President Weah and his administration (author) were given the go ahead to carve out a plot that would define the success of the story (Liberia). It is worth noting that the task was handed in the midst of a wanting audience that was longing for brilliance and perfection from a theatre that is short of the two. Howbeit, the President embraced the challenge and kicked off the task by structuring his cast. A cast that would determine the roles to be assigned. Upon the assembly of the cast, the President began piecing together the narratives that would form the plot.

From all indications, the author did not implore the use of the scientific method as mentioned earlier. The outcomes were not calculated; the possible unintended consequences were not predicted. The author failed to juxtapose where he would love to be situated vis-à-vis the plot. All that was important to the author was to have an objective or moral (a very important factor that all authors must have). The objective of the author’s narrative is to transform the lives of the ordinary people and restore hope unto them. The author’s intention is to ensure that his narratives, in the context of respecting the human rights of everyone, lift the country to an enviable status.

Given this fact in mind and the reality of escaping the scientific stage, the author is plotting in the dark. The episodic display of the plot being put together by the author proves this assertion. A couple of the happenings as detailed below shares light on the author’s plot that is being done from the dark. First, it is important to point out the factors that have pushed the author in the dark (in no specific order).

The author could not resist the anxiety of establishing his popularity as one of the best authors of our politics and as such he is willing to do all it takes to ensure he achieves that feat. This is not uncommon to an ambitious author. What is uncommon for an ambitious and focused author is the inability to keep calm and skip all necessary preparatory works. The next factor is the failure of the President/author to have had his plan pictured. The President/author drew out the picture for his narratives based on the cast he assembled rather than assembling a cast based on his pictured narrative. In this manner, the author could easily lose focus of his plot and end up with an entirely different plot.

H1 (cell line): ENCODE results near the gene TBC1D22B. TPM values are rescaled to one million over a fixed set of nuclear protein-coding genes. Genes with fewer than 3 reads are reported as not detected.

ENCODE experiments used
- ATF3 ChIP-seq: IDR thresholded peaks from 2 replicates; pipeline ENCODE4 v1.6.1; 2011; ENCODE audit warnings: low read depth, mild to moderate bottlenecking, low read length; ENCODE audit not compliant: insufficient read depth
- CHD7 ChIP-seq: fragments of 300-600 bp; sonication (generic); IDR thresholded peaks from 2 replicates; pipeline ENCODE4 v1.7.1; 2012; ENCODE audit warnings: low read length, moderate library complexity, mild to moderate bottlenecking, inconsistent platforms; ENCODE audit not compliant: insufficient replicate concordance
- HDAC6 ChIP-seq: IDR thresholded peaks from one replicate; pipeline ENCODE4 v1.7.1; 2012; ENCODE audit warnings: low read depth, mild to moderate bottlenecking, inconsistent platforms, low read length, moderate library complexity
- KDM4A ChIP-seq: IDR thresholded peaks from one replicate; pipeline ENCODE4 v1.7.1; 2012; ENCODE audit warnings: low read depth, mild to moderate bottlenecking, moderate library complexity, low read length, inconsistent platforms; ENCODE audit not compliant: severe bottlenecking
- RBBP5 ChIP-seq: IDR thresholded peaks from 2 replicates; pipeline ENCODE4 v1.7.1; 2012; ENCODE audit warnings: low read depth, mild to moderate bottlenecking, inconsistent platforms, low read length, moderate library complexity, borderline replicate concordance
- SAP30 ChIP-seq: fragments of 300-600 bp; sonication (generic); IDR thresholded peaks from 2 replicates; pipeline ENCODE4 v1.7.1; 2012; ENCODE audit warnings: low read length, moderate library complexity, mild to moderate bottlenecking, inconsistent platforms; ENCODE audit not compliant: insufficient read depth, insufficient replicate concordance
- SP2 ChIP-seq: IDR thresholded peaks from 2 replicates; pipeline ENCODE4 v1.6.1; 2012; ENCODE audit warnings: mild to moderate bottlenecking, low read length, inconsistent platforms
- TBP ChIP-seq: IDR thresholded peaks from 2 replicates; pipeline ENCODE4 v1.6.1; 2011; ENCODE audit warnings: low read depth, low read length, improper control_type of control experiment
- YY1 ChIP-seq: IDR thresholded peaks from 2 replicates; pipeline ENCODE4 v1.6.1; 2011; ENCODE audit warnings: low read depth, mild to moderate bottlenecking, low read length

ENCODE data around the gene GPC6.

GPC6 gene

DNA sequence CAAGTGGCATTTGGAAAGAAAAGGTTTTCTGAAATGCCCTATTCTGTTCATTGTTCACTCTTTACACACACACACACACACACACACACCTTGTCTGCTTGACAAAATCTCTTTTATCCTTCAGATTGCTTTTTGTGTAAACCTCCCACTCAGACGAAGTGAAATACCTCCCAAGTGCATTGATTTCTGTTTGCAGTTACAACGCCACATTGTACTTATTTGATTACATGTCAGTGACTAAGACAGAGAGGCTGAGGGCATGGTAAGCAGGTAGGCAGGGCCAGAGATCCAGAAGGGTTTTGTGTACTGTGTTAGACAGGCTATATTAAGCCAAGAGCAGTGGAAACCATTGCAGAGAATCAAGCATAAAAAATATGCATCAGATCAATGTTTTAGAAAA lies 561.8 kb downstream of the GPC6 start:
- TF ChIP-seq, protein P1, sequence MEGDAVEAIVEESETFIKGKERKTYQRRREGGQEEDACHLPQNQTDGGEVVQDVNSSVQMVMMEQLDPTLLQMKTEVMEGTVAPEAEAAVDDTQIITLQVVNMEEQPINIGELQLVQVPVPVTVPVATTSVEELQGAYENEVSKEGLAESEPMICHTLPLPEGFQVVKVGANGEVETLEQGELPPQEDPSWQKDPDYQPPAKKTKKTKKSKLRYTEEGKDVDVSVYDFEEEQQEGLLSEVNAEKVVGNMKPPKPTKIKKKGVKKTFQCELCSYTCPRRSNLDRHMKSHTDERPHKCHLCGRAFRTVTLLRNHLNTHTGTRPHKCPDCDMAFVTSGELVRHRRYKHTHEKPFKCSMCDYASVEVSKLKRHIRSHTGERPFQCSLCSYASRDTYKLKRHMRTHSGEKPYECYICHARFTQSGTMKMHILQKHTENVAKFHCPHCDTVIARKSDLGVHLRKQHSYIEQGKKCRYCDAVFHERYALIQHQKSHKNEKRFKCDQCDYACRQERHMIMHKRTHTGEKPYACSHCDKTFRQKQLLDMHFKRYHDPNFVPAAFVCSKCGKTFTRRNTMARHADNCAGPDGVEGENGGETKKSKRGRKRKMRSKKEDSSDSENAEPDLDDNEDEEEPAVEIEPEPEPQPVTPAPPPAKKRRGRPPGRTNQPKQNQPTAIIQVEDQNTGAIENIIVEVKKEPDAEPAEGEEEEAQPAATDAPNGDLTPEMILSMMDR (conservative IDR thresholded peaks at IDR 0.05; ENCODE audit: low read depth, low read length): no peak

Additionally, the author is being confronted with a portion of the audience (oppositions) that is unsatisfied with the fact he is in charge of writing the narratives. The unsatisfied audience is of the arrogant opinion that the craft of political and development plot writing is unique to them and no one else (not even this author). The author is also faced with the fact that the time and occasion upon which he has been chosen to perform is somewhat strange to the audience. A situation that only occurred a quarter shy of a century ago. At the same time, the author is not actually focussing on the different kinds of conflicts and the means to direct how these conflicts unfold in the plot.

By writing  a  plot from the dark, you are not able to tell when you should adjust the character to face a conflict against nature or society or against another character. The decision at this point will still be guided by the initial thought of forming a better society. A good idea, but the prevailing conditions could ensure that the outcome is different. The author must be aware of every unfolding conditions and not be kept in the dark.